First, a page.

param :accessIPv4,  required: false, alias: :access_ipv4
  param :accessIPv6,  required: false, alias: :access_ipv6
  param :adminPass,   required: false, alias: :admin_pass
  param :imageRef,    required: true,  alias: :image_ref
  param :flavorRef,   required: true,  alias: :flavor_ref
  param :metadata,    required: false
  param :name,        required: true
  param :networks,    required: false
  param :personality, required: false


  def body
    p = {
      server: {
        flavorRef: params[:flavorRef],
        imageRef:  params[:imageRef],
        name:      params[:name]
      }
    }

    [:adminPass, :metadata, :personality, :networks, :accessIPv4, :accessIPv6].each do |key|
      p[:server][key] = params[key] if params[key]
    end

    p
  end

  def headers
    super
  end

  def http_method
    :post
  end

  def url
    "#{ base_url }/servers"
  end

end

Browse the rest of the request files here.

Session Management API

Serialize the session information for caching. The output is in plaintext JSON which contains sensitive information. You are responsible for securing that.

str = session.dump

Creating a new Session object from a session dump is just as easy.

session = Aviator::Session.load(str)

This DOES NOT create a new token in the backend. If you employed any form of encryption on the string, make sure to decrypt it first!

Depending on how old the loaded session dump is, its session data may already be expired. Check if it's still current by calling Session#validate and reauthenticate as needed.

session.authenticate unless session.validate

IMPORTANT: The validator must be defined in the config file and it must refer to the name of a request that is known to Aviator (list_tenants usually will do). See the configuration example above.

If you want the newly deserialized session to log its output, make sure to indicate it on load

session = Aviator::Session.load(
            session_dump_str, 
            log_file: 'path/to/aviator.log'
          )

Need a way to persist session dumps? Give Aviator::SessionPool a try!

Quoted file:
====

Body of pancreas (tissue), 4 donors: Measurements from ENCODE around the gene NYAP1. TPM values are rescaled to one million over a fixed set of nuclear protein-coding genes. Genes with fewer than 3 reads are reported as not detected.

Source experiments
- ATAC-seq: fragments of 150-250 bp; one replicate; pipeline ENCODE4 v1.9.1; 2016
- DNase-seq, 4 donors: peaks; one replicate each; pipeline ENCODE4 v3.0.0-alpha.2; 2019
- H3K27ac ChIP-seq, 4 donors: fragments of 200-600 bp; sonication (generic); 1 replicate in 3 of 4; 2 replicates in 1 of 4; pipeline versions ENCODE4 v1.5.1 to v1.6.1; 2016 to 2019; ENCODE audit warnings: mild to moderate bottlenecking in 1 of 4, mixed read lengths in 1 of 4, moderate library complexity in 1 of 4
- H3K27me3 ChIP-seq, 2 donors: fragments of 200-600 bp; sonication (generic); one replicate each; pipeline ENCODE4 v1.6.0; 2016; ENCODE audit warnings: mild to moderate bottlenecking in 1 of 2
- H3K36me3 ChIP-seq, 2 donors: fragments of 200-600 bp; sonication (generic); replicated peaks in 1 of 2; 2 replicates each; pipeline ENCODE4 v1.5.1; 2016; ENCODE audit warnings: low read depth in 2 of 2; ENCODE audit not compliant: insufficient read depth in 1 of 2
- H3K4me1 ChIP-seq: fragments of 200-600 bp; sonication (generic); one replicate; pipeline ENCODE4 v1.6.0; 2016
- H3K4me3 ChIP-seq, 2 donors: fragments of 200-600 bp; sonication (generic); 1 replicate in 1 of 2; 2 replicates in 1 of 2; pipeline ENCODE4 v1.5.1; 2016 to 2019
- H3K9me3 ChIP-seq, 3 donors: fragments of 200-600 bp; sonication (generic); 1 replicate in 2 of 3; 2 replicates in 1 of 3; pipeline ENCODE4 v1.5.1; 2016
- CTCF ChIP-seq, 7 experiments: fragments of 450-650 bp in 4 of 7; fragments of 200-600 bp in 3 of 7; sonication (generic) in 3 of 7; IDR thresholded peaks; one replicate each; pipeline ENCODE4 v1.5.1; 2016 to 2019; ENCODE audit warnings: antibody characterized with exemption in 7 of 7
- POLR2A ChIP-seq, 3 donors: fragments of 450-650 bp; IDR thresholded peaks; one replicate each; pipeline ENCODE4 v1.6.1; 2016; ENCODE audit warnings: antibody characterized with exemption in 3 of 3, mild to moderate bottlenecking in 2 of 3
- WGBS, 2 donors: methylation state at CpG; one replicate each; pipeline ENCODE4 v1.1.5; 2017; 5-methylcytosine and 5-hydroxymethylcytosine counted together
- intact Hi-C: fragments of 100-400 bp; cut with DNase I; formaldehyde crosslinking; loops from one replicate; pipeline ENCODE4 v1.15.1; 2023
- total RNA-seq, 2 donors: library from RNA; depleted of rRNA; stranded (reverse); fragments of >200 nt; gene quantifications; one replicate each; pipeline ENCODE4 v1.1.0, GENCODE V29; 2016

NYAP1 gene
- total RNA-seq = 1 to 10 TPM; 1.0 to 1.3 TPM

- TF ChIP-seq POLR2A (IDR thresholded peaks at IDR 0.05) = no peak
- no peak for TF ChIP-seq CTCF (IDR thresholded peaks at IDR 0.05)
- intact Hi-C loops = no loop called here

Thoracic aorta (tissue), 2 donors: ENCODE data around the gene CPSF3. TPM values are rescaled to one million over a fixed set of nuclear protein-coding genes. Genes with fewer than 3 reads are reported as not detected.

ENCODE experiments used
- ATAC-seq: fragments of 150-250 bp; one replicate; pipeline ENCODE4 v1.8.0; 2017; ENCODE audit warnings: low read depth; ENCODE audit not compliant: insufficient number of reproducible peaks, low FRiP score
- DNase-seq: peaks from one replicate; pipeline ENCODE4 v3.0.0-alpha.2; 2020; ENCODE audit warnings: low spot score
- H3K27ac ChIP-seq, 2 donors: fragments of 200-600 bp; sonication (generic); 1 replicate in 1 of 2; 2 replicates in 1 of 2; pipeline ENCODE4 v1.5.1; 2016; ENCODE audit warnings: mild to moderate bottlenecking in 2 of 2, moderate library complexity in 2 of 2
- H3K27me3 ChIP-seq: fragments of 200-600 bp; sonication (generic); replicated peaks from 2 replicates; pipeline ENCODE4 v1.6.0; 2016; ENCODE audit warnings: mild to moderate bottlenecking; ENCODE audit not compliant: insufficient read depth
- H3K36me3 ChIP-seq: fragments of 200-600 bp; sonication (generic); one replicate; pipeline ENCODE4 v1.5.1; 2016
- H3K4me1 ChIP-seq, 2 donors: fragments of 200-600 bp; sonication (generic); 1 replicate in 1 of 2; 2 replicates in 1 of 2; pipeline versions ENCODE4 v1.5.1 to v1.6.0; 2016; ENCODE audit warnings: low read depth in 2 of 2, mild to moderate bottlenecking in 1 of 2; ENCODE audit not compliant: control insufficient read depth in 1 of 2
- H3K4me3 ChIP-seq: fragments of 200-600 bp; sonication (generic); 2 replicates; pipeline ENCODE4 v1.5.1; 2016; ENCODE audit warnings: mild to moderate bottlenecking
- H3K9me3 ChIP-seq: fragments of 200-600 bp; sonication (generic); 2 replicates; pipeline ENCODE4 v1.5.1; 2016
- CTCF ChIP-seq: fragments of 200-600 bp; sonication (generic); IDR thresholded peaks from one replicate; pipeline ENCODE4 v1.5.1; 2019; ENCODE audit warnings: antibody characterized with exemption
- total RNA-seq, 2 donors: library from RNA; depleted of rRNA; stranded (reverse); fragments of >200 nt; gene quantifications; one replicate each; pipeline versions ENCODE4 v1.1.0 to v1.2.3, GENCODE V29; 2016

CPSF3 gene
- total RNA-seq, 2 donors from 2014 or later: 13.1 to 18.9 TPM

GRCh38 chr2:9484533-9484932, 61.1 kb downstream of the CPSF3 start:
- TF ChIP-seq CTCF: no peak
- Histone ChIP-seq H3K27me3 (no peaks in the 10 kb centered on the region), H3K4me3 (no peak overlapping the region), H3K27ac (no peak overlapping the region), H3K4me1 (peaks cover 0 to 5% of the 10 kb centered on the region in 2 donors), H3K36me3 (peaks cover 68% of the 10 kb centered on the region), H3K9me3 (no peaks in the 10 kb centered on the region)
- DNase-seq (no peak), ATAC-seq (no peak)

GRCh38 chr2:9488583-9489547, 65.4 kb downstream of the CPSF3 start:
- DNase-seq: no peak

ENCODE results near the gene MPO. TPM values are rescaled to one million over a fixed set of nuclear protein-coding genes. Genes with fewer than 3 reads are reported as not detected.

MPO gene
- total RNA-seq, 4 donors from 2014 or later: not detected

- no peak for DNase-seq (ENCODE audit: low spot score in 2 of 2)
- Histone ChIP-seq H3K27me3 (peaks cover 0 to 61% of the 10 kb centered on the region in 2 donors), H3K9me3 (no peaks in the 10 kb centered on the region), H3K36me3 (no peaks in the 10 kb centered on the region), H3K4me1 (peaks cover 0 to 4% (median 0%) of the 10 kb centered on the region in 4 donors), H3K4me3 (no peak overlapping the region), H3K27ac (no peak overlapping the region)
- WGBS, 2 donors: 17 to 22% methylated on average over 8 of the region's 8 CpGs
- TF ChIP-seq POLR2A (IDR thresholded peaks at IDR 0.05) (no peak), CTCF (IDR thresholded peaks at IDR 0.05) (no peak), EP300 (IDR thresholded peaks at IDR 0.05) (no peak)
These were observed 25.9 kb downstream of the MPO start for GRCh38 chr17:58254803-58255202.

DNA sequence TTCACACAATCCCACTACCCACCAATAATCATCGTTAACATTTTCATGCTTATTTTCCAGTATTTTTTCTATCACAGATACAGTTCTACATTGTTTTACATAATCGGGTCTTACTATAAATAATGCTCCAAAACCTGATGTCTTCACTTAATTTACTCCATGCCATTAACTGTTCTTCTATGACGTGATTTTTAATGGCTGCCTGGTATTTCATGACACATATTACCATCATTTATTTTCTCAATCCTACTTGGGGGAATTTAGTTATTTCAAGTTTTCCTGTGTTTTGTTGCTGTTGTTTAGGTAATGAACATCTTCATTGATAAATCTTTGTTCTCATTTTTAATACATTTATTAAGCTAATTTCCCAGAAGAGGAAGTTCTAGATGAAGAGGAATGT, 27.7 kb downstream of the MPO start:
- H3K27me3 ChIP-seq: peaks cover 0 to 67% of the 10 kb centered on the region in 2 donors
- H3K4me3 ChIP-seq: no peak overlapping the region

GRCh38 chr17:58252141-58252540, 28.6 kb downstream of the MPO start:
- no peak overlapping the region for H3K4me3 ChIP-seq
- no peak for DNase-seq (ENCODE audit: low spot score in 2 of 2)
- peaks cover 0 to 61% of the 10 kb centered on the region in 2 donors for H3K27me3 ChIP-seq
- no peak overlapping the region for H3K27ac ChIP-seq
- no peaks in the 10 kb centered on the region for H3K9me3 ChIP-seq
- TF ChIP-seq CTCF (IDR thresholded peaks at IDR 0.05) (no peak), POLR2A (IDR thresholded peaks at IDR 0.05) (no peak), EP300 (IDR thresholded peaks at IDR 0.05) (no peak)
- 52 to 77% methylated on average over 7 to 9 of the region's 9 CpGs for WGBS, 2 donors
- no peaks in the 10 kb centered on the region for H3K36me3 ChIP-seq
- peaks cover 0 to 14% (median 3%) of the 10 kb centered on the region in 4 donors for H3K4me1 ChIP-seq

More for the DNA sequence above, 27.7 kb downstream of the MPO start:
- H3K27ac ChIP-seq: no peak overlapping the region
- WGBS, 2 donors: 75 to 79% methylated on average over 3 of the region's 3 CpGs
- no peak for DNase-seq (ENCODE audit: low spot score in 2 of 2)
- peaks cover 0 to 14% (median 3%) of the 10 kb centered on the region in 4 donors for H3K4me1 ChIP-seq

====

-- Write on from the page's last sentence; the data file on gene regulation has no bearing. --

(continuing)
Install It Now!

Add this line to your application's Gemfile:

gem 'aviator'

Or if you want to live on the edge:

gem 'aviator', :git => 'git@github.com:aviator/aviator.git', :branch => 'master'

And then execute:

$ bundle install

Or install it yourself as:

$ gem install aviator

Need Some Samples?

Check out the demo project for a quick sampling of how you can use Aviator.


Good to Know

In some instances, Session::load is inefficient because it creates a new session object each time. If object re-use is important to you, use Session#load (instance method, as opposed to class method). This will 'infect' an already existing session object with the supplied session dump and return itself instead of creating a brand new session object.

session.load(other_session_dump)

You can choose to be explicit about the endpoint type. Useful in those rare instances when the same request name means differently depending on the endpoint type. For example, in OpenStack, :list_tenants will return only the tenants the user is a member of in the public endpoint whereas the admin endpoint will return all tenants in the system.

response = keystone.request(:list_tenants, endpoint_type: 'admin')

In the configuration file, the validator can be any request name as long as:

  • It is defined in Aviator
  • Does not require any parameters
  • It returns an HTTP status 200 or 203 to indicate auth info validity.
  • It returns any other HTTP status to indicate that the auth info is invalid.


Useful Links